This book sets out to show that money should be thought of through emotions rather than rules and laws. Through understanding greed, insecurity and agony rather than just numbers. Financial accomplishment is not only about figures and charts and spreadsheets for your money. It’s largely determined by behaviour, and how the decisions you arrive at make you feel. Investment is a complicated and personal issue and there is not one way to do it. Rather there are guiding principles which you should use to find out what works for you. The author explains some of these principles as well as some typical flaws in our relationship with money.
Luck plays a tremendous role in successful outcomes despite being tremendously hard to measure. In the grand scheme of things, two people with same skill set making the same decisions often end up with wildly different results as a result of so many moving parts in the universe. We do not have a means to measure what percentage of successful outcomes are as a result of repeatable actions and what proportion on luck.
“Realize that not all success is due to hard work and not all poverty is due to laziness. Keep this in mind when judging people, including yourself. …focus less on specific individuals and case studies and more on broad patterns.”
It is necessary to have a "point of enough". If ambition grows much faster than satisfaction, you run the risk of always comparing with those who have achieved more than you - a game you cannot win.
The benefits and gigantic effects of compounding (interest) cannot be overemphasized.
Getting money requires taking risks and putting yourself out there while keeping money requires being frugal.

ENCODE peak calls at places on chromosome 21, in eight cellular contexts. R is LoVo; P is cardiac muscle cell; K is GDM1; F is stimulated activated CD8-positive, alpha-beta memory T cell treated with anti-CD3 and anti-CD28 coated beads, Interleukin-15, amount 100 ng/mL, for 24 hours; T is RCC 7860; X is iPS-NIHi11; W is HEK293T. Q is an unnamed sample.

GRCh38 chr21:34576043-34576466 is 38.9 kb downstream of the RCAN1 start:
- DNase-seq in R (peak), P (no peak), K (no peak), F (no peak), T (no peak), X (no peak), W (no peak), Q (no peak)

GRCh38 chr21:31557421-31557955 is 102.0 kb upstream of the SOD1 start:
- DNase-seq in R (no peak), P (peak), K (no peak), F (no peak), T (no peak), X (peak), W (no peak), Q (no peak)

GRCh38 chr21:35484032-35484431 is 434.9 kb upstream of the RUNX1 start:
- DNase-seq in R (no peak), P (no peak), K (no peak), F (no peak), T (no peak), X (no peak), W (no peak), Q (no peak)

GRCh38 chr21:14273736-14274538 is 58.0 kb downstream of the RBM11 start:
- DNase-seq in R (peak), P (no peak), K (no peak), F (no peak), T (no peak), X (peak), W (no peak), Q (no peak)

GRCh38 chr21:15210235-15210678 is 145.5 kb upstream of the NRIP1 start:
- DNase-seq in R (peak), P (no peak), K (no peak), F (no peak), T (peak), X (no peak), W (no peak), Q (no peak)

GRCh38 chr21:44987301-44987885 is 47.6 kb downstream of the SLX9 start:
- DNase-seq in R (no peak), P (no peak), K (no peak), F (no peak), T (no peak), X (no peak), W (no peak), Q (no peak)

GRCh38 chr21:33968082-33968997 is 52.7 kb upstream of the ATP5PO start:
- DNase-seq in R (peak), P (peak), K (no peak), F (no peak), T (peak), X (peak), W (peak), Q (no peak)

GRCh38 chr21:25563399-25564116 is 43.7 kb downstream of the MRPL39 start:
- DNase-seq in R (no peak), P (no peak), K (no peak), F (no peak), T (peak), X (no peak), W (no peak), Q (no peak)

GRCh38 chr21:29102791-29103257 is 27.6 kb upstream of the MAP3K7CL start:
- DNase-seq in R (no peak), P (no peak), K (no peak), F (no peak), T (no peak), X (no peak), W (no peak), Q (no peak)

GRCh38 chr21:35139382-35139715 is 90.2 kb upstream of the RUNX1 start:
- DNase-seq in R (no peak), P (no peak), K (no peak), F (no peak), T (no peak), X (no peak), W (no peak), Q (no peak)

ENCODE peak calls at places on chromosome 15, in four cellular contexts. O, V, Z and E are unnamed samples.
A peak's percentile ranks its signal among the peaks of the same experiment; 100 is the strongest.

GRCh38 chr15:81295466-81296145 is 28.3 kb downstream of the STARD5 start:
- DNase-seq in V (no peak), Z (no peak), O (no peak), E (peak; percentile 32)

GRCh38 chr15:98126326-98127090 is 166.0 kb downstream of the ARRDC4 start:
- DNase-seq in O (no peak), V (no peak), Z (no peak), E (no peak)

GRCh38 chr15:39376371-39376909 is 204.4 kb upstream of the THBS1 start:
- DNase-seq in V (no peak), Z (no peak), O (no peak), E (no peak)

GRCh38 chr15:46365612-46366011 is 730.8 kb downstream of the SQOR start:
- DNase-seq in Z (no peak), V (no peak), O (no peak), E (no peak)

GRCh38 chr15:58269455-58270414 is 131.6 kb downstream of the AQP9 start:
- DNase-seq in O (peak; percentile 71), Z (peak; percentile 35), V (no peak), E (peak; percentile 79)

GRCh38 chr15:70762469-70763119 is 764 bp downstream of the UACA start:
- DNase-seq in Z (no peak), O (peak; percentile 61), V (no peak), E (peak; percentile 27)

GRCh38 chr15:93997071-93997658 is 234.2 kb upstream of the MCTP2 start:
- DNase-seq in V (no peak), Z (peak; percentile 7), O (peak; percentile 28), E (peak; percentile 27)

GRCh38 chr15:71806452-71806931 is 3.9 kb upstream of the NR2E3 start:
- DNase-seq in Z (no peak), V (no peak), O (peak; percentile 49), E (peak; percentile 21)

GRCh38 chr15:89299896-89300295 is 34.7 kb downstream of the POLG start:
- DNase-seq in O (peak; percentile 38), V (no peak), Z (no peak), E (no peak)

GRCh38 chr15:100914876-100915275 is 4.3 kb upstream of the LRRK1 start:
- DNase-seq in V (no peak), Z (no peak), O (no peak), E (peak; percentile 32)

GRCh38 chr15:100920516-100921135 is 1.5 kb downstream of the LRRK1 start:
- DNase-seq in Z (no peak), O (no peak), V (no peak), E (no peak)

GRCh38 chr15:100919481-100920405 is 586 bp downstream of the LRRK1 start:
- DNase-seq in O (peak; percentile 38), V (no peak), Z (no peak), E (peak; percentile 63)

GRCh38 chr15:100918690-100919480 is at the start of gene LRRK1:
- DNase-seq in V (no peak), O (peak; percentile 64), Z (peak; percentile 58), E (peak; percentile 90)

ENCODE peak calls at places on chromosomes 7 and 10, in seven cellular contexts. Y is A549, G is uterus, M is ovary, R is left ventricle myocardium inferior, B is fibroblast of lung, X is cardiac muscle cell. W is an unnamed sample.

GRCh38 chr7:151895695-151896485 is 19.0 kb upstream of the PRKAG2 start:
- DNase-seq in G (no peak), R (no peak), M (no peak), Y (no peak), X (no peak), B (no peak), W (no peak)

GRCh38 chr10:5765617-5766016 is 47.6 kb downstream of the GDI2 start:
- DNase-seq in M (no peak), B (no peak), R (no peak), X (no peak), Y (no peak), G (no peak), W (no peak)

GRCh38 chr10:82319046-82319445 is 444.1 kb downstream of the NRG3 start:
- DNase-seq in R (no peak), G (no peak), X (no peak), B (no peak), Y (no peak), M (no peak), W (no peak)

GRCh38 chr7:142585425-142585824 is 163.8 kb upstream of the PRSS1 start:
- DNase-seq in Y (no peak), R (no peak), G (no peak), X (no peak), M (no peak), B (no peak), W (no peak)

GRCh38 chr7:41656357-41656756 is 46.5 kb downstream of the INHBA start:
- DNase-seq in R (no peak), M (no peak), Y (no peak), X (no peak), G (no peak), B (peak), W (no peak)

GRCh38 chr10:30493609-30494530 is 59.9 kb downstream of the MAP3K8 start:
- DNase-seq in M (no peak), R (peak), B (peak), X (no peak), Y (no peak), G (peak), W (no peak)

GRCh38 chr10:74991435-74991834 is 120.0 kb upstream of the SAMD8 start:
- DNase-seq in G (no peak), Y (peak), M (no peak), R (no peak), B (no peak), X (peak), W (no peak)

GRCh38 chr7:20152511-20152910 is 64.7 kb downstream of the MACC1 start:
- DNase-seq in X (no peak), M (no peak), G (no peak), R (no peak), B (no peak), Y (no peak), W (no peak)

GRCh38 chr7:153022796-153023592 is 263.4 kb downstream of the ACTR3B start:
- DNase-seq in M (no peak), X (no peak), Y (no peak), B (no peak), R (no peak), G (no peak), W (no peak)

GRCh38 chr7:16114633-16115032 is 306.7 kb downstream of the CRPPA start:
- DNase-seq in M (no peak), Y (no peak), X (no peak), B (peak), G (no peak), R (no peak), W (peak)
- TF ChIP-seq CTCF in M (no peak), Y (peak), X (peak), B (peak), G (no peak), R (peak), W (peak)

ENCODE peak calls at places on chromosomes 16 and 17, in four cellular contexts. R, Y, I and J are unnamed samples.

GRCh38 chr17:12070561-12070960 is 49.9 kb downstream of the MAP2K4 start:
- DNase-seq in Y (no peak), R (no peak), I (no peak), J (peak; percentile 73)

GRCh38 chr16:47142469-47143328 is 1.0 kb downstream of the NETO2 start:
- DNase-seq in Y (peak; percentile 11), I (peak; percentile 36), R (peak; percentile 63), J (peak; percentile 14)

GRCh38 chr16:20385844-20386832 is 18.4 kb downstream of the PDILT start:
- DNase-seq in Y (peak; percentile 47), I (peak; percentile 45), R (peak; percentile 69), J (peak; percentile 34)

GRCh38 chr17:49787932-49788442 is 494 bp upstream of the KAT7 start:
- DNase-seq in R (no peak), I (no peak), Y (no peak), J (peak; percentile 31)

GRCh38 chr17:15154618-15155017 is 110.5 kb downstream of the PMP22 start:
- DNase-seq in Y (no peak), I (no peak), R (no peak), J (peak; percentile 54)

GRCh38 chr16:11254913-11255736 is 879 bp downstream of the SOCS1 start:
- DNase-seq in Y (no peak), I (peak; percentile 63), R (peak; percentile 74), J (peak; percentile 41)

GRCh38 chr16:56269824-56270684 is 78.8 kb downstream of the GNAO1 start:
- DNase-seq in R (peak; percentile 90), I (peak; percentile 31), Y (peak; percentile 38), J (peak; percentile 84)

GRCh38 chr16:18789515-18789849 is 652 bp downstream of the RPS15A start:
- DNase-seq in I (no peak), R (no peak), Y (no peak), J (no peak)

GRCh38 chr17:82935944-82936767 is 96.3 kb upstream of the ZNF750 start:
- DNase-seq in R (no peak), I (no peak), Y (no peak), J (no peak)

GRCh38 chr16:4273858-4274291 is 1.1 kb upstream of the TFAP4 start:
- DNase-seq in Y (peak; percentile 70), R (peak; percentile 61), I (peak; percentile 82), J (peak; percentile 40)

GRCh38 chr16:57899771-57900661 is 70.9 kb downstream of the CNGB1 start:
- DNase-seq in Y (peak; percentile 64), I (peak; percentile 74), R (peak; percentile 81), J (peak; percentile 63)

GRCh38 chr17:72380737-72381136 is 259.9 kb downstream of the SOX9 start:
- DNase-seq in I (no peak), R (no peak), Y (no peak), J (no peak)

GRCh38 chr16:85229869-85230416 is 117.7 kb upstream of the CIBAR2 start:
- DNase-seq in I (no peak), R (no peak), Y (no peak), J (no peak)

Sensible optimism is vital mindset to cultivate. It entails knowing that things will workout well over time, even if there are tremendous ups and down in between. Not just that things will go well.
We overestimate how normal it is for things to fail, hence tend to overreact when they do. A large percent of endeavours are failures. It's the few that succeed and overshadow the failures, that get noticed, and then the failures don't matter. A few things usually account for most results, yet it doesn't seem intuitive because we only see the successes and not the failures. This is important to know in order not to look at role modes' successes and feel our failures mean we are doing something wrong - they have encountered tons of failure too on the road to where they are.
The greatest determinant of happiness, is not wealth or prestige, but being able to do what you want when you want.
"Money's greatest intrinsic value,...is is ability to give you control over your time."
"Doing something you love on a schedule you can't control can feel the same as doing something you hate." Median family income has tripled in the last 50 years. Happiness level though, do not seem to have budged. The transition of jobs from labor intensive to knowledge work - where a lot involves thinking, together with remote work, has made it such that we work virtually 24/7 even while we are away from our offices and tools. Hence we have even less control of our time. “Independence…doesn’t mean you’ll stop working. It means you only do the work you like with people you like at the times you want for as long as you want.”
People are not impressed with your possessions as you think. Wealth and possessions are desired as a signal to others that we are successful. Yet when looking at successful people's possessions, we think about the item and how it would look on us or if we owned it, rather than thinking of the person who does own it.
Building wealth has more to do with your savings than income. To be more wealthy, increase your savings. "One of the most powerful ways to increase your savings isn't to raise your income. It's to raise your humility". Saving gives you the flexibility and patience to wait for a better opportunity. Riches are demonstrated in money that is spent. Wealth is defined as what is accumulated, that you don't spend.